Wednesday, May 18, 2022

Letters to the editor Jan. 1

| January 1, 2022 12:00 AM

Bears and recycling

I am concerned about the latest proposal for bear-resistant trash and recycling containers for all Whitefish households, which will almost double our current trash fees per household. Why should those of us who respect the trash rules by keeping our bins secured in the garage be penalized because of those who do not? For single households that don’t have a garage, they should be supplied a bear-proof container by the city.

The city of Whitefish could also be more proactive in response to trash bin complaints before taking the extreme step of universal bear-proof trash and recycling bins. Moreover, the city and local newspapers/magazines should actively and consistently focus on educating newcomers and tourists about safe trash practices in bear country.

Granted, the large round, dumpster-style bins in alleyways throughout downtown and surrounding residential alleyways should absolutely be replaced with bear-proof bins as they are so flimsy that bears can and do knock them over regularly. The city should also consider bear-proof trash bins to replace the smaller, decorative open trash cans downtown.

However, I strongly disagree with replacing all residential containers because of those who cannot take personal responsibility.

As far as recycling is concerned, forcing every resident to foot the bill for recycling containers is a poor option.

I would think that with the huge influx of newcomers and tourists into our city, and the tax revenue that follows, our city should be able to orchestrate a workable solution that won’t financially burden our year-round residents unduly. We aren’t all made of money. Many of us work hard to support our families.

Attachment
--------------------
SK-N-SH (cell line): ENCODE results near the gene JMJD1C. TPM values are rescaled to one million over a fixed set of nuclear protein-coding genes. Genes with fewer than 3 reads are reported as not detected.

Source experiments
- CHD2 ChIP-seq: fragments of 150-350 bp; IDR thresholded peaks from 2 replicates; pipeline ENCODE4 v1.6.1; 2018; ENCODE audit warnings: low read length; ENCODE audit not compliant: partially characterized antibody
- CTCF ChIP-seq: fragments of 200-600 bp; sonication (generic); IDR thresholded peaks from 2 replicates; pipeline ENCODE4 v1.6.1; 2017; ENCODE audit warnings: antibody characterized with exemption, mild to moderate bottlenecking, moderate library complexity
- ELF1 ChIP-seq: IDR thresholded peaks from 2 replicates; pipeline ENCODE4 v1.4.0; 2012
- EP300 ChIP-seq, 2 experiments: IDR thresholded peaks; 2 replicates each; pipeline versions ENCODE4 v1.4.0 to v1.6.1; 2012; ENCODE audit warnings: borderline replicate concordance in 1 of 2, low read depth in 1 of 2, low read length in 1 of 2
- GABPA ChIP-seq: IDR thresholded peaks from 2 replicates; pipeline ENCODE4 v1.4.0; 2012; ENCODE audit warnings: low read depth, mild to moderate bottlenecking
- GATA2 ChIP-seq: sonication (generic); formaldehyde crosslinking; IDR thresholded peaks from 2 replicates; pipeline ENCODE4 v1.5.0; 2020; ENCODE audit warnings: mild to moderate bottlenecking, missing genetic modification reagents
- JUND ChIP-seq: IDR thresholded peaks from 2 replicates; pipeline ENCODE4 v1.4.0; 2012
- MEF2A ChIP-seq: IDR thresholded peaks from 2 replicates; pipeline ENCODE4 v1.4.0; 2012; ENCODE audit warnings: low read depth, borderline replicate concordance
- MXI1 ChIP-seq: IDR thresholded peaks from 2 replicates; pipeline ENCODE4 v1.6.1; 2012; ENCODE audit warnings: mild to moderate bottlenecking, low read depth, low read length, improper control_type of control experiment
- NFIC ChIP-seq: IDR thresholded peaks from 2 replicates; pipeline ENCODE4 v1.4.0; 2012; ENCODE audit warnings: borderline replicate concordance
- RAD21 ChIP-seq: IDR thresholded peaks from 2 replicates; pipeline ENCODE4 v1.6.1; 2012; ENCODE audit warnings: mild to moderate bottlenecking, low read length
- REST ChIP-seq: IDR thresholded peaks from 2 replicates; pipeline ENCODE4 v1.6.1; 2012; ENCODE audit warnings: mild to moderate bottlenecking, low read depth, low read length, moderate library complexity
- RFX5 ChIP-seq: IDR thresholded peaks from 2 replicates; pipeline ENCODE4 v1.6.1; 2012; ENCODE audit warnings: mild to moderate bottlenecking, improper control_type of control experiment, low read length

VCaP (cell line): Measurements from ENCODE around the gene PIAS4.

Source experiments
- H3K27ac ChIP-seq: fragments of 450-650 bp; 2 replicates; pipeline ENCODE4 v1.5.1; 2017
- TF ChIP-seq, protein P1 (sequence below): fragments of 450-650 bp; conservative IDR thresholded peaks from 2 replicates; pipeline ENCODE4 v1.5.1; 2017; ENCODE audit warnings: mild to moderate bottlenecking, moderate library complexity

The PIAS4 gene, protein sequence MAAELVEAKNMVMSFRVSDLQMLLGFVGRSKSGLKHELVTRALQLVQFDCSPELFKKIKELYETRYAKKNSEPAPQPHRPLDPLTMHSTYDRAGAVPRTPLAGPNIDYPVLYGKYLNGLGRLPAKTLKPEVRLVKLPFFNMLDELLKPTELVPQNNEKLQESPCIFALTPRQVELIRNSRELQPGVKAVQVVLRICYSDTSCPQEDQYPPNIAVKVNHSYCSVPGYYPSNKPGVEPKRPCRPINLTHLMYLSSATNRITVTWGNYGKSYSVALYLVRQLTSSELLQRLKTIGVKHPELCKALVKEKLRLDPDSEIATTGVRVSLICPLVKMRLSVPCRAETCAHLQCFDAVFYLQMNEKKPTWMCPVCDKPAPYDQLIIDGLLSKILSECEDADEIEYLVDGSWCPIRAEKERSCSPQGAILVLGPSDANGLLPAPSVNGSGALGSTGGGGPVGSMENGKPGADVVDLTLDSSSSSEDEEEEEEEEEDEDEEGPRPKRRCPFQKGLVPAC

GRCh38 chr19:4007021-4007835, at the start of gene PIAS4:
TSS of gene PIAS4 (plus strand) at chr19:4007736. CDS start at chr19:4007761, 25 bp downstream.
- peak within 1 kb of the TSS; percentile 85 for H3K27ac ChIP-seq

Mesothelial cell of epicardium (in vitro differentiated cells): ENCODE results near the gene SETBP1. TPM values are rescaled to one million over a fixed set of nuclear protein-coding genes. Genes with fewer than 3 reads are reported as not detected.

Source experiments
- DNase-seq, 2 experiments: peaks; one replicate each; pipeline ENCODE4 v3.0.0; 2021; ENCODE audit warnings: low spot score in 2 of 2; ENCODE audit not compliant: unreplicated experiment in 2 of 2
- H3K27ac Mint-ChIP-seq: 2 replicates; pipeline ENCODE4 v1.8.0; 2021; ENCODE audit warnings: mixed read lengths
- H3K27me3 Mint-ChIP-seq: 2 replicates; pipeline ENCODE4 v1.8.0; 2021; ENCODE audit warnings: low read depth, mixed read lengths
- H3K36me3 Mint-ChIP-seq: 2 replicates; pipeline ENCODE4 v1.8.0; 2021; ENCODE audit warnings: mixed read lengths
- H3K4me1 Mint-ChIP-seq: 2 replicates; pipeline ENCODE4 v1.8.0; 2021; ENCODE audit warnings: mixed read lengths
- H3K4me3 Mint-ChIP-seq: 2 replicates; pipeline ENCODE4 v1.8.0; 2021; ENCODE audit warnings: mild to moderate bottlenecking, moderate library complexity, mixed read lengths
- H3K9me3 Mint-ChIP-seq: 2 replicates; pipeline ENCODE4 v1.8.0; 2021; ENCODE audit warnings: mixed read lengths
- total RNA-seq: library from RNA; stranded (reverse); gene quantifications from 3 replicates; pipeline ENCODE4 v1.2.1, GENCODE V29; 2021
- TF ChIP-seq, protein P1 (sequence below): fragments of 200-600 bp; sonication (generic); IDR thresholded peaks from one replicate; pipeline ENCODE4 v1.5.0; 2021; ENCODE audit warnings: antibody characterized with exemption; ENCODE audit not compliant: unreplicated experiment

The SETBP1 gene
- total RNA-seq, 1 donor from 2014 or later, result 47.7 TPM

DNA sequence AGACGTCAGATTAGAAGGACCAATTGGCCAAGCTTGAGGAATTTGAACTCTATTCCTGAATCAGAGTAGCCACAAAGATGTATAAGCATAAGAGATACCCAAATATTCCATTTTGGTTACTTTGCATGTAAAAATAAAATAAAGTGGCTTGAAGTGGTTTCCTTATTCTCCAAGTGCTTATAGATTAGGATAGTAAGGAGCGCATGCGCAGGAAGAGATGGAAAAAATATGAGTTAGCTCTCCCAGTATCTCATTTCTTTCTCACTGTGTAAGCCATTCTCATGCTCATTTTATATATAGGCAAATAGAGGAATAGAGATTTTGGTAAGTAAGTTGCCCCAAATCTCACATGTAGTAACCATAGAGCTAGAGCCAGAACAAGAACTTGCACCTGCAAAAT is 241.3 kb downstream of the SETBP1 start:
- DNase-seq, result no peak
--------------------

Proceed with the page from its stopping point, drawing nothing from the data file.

— Carolanne Wright, Whitefish

Racicot’s legacy

Before recent homage to Libby stalwart and former Governor Marc Racicot gets out of hand, Montanans might wish to recall that although during his first term Montana turned a $200 million deficit into a $23 million surplus and reduced taxes, his second term featured the energy sector deregulation debacle of 1997.

Freed from public oversight, Montana Power quickly sold its generating facilities to Pennsylvania Power and its lines to Northwestern Energy of South Dakota. Subsequent Montana electricity rates, previously among the lowest in the nation, skyrocketed.

Montana Power then promptly used the sales proceeds to become fiber optic telecommunication Touch America Holdings, only to declare bankruptcy in 2003. Thousands of Montanans facing crushing electric bills now saw pension income vanish overnight and retirement nest eggs gutted as share value plummeted from $65 to 25 cents. Few were surprised by the depression, alcoholism, spouse abuse and suicides.

Following his second term in 2001, Racicot left Montana to lobby for insurance companies.

— Andy Palchak, Kalispell

Kim Potter trial

I have to submit a letter for the injustice that has occurred to Kim Potter in her recent trial.

If Mr. Wright wouldn’t have tried to escape, none of this would have happened. Potter made a grave mistake, she had no intention of killing this person that was trying to escape.

A bunch of idiots setting on a jury found her guilty. Where is the justice in this. If police are gong to arrest you, they have a reason. If you are not that smart and in hand cuffs to try to escape after trying to evade them and expect them to make split second decision between life and death, they are human. Could you make that decision in a split second?

— Craig Paul, Kalispell